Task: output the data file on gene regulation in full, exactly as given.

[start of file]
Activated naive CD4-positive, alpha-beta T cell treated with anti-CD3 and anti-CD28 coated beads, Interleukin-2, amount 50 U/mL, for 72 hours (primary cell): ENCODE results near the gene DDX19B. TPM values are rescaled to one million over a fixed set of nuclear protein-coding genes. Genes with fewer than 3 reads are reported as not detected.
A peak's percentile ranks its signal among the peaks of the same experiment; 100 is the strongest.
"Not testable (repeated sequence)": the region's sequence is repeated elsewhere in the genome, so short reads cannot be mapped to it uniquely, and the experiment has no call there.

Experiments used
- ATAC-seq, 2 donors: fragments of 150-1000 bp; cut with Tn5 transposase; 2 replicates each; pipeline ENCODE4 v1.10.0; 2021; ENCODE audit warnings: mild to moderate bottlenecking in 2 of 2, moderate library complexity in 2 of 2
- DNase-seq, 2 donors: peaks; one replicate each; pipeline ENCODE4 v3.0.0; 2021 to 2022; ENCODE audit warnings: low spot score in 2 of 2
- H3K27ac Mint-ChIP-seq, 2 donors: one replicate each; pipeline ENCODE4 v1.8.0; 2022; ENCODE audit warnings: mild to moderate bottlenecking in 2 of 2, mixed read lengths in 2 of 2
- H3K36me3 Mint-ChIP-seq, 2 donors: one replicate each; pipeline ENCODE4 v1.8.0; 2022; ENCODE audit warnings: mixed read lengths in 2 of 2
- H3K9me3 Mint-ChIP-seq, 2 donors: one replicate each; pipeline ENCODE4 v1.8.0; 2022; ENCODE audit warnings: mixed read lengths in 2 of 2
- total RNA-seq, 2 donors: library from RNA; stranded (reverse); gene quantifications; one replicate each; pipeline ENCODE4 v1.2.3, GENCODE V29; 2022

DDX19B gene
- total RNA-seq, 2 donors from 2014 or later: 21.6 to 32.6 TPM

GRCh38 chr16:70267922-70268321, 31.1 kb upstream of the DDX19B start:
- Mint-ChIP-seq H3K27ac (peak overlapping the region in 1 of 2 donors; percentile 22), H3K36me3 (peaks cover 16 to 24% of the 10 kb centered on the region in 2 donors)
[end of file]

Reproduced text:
Activated naive CD4-positive, alpha-beta T cell treated with anti-CD3 and anti-CD28 coated beads, Interleukin-2, amount 50 U/mL, for 72 hours (primary cell): ENCODE results near the gene DDX19B. TPM values are rescaled to one million over a fixed set of nuclear protein-coding genes. Genes with fewer than 3 reads are reported as not detected.
A peak's percentile ranks its signal among the peaks of the same experiment; 100 is the strongest.
"Not testable (repeated sequence)": the region's sequence is repeated elsewhere in the genome, so short reads cannot be mapped to it uniquely, and the experiment has no call there.

Experiments used
- ATAC-seq, 2 donors: fragments of 150-1000 bp; cut with Tn5 transposase; 2 replicates each; pipeline ENCODE4 v1.10.0; 2021; ENCODE audit warnings: mild to moderate bottlenecking in 2 of 2, moderate library complexity in 2 of 2
- DNase-seq, 2 donors: peaks; one replicate each; pipeline ENCODE4 v3.0.0; 2021 to 2022; ENCODE audit warnings: low spot score in 2 of 2
- H3K27ac Mint-ChIP-seq, 2 donors: one replicate each; pipeline ENCODE4 v1.8.0; 2022; ENCODE audit warnings: mild to moderate bottlenecking in 2 of 2, mixed read lengths in 2 of 2
- H3K36me3 Mint-ChIP-seq, 2 donors: one replicate each; pipeline ENCODE4 v1.8.0; 2022; ENCODE audit warnings: mixed read lengths in 2 of 2
- H3K9me3 Mint-ChIP-seq, 2 donors: one replicate each; pipeline ENCODE4 v1.8.0; 2022; ENCODE audit warnings: mixed read lengths in 2 of 2
- total RNA-seq, 2 donors: library from RNA; stranded (reverse); gene quantifications; one replicate each; pipeline ENCODE4 v1.2.3, GENCODE V29; 2022

DDX19B gene
- total RNA-seq, 2 donors from 2014 or later: 21.6 to 32.6 TPM

GRCh38 chr16:70267922-70268321, 31.1 kb upstream of the DDX19B start:
- Mint-ChIP-seq H3K27ac (peak overlapping the region in 1 of 2 donors; percentile 22), H3K36me3 (peaks cover 16 to 24% of the 10 kb centered on the region in 2 donors)